Jeti-Ögüz resort

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Jeti-Ögüz resort

Жети-Өгүз (курорт)
A view of Jeti-Ögüz rock formation that includes one of the buildings of the health resort (right)
A view of Jeti-Ögüz rock formation that includes one of the buildings of the health resort (right)
Jeti-Ögüz resort is located in Kyrgyzstan
Jeti-Ögüz resort
Jeti-Ögüz resort
Coordinates: 42°19′50″N 78°14′23″E / 42.33056°N 78.23972°E / 42.33056; 78.23972Coordinates: 42°19′50″N 78°14′23″E / 42.33056°N 78.23972°E / 42.33056; 78.23972
RegionIssyk-Kul Region
DistrictJeti-Ögüz District
 • Total250
Seven Bulls rock formation near Jeti-Ögüz
Broken Heart rock
A waterfall in a gully in the mountains surrounding Jeti-Ögüz, frozen in the late fall

Jeti-Ögüz (Kyrgyz: Жети-өгүз, seven bulls) is a balneotherapic resort and located at the north slope of Teskey Ala-Too mountain range near Issyk Kul in the Jeti-Ögüz District of Issyk-Kul Region of Kyrgyzstan, about 28 km west of Karakol, and near Jeti Ögüz village.[1] Its population was 250 in 2009.[2]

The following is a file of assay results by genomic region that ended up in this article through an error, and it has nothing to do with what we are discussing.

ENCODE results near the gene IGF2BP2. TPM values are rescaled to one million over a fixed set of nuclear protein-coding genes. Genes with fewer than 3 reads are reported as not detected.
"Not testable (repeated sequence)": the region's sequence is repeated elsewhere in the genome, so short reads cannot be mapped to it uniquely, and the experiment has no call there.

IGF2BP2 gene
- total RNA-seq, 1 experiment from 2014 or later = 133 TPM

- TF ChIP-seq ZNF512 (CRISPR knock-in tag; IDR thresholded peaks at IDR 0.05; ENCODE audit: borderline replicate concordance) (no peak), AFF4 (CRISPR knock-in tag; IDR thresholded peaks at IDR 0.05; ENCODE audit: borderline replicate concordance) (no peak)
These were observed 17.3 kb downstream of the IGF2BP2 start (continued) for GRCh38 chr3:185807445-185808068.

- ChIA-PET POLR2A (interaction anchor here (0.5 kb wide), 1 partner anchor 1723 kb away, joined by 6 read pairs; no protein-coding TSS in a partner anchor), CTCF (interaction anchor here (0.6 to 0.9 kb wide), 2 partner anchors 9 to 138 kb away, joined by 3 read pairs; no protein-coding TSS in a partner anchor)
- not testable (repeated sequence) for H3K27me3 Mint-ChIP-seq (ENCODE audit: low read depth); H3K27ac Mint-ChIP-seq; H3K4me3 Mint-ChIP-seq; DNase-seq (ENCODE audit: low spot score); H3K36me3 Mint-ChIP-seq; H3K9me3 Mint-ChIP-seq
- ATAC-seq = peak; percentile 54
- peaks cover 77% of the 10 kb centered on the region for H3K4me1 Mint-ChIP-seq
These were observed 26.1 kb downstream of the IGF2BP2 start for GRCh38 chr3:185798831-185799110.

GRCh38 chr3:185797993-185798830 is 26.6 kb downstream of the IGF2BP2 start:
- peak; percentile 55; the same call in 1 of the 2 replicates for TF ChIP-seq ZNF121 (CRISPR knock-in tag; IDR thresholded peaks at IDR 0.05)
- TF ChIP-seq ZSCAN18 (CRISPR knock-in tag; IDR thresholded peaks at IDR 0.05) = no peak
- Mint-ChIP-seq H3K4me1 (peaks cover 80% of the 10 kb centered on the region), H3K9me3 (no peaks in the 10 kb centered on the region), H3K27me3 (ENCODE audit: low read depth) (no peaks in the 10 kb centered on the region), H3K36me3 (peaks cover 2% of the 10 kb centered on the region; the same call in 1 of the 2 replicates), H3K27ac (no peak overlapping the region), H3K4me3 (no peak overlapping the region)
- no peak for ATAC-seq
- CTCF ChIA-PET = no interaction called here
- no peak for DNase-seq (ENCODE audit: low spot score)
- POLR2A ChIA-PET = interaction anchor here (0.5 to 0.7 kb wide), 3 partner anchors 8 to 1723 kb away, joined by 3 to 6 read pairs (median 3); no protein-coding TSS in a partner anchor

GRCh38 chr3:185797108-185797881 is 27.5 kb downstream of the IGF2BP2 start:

In the mountains surrounding Jeti-Ögüz, with visible pine-tree plantations


The thermal springs of Jeti-Ögüz were known to local inhabitants since antiquity. The place became known to Europe after 1856 when Semenov-Tian-Shanskii first visited it. Since 1965 the resort operates year-round. In 1991, an important meeting between Boris Yeltsin and Askar Akayev took place in Jeti-Ögüz.

Places of interest[edit]

This resort is a common destination of interest for citizens of Kyrgyzstan, as well as a popular destination for tourists to Kyrgyzstan. The Jeti-Ögüz Rocks are located in vicinity of the resort. From the resort, with a hike or ride on horse-back of several hours, one may reach a waterfall located in a gully, as well as a pine-tree plantation. This is a popular trek for tourists and visitors.


  1. ^ Иссык-Куль. Нарын:Энциклопедия [Issyk-Kul. Naryn: Encyclopedia] (in Russian). Bishkek: Chief Editorial Board of Kyrgyz Soviet Encyclopedia. 1991. p. 510. ISBN 5-89750-009-6.
  2. ^ "2009 population census of the Kyrgyz Republic: Issyk-Kul Region" (PDF). Archived from the original (PDF) on 10 August 2011. Retrieved 2017-01-04.